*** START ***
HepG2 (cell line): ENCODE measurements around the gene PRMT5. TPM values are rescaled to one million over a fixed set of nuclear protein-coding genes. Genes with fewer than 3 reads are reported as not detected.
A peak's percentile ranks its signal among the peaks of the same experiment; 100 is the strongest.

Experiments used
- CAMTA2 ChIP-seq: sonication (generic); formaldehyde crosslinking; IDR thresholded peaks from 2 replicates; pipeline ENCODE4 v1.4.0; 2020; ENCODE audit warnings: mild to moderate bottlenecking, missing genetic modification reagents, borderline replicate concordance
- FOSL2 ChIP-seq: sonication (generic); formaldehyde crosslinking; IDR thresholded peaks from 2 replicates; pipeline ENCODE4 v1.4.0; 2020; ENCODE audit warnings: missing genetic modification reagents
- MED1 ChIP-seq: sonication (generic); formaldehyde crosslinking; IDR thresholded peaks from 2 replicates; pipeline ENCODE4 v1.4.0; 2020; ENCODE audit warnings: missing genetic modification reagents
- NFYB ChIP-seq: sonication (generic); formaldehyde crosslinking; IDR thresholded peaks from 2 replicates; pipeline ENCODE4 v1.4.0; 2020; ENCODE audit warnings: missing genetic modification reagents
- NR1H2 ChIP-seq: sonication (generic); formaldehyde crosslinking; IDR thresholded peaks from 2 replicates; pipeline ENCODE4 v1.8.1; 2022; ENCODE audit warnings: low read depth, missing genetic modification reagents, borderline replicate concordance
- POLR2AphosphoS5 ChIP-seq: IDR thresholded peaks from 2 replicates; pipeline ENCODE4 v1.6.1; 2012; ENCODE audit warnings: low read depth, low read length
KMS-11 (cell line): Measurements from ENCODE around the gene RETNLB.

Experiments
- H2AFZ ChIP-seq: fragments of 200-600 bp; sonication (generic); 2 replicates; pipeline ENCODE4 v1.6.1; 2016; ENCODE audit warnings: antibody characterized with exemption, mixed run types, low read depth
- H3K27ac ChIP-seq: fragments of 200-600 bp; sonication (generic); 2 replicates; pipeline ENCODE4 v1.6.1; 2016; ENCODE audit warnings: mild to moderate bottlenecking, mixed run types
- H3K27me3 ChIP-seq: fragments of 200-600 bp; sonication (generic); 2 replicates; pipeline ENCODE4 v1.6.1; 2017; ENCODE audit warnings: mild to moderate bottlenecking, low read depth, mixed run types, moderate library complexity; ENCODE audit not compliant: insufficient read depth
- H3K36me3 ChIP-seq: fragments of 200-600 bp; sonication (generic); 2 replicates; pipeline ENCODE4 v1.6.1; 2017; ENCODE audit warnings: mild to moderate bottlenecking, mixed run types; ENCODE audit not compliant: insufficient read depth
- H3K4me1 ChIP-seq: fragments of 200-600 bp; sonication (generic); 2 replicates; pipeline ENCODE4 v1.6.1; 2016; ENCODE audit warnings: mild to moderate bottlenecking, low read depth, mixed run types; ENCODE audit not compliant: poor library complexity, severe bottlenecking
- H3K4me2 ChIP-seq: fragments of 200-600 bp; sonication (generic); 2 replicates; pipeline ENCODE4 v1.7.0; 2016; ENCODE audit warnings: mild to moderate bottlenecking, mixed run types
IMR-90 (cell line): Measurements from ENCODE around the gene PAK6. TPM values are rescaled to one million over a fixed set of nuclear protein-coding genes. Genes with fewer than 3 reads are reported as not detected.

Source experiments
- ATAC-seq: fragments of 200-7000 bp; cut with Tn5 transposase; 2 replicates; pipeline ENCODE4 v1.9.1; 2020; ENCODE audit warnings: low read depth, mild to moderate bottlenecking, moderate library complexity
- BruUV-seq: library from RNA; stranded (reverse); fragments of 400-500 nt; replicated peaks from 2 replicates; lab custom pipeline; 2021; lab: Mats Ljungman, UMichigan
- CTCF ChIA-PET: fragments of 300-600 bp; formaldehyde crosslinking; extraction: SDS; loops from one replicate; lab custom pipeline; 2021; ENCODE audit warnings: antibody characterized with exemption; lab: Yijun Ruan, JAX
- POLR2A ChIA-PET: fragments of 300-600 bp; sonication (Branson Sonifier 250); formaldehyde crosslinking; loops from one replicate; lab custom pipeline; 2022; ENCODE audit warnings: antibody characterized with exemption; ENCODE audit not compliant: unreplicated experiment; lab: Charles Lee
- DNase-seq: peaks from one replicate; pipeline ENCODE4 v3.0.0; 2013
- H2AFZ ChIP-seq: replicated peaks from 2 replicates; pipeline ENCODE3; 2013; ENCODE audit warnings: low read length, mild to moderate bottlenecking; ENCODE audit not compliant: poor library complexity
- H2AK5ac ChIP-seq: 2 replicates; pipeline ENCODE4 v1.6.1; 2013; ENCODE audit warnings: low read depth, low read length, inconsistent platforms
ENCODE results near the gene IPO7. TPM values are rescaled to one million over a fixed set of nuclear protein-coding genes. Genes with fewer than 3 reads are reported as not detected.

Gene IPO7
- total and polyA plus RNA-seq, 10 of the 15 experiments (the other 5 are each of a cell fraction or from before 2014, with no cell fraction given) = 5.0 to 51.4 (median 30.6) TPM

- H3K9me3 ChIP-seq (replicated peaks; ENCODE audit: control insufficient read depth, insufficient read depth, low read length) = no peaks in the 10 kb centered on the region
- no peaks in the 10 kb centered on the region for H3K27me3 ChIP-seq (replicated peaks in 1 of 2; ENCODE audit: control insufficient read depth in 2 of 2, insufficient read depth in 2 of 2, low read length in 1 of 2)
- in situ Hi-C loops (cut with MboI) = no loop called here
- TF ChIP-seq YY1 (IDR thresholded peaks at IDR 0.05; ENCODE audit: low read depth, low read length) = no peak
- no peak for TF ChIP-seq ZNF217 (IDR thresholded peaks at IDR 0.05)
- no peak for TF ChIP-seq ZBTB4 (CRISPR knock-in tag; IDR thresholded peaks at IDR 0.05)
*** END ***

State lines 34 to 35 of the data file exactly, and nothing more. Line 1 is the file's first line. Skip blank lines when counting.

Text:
- no peak for TF ChIP-seq ZNF217 (IDR thresholded peaks at IDR 0.05)
- no peak for TF ChIP-seq ZBTB4 (CRISPR knock-in tag; IDR thresholded peaks at IDR 0.05)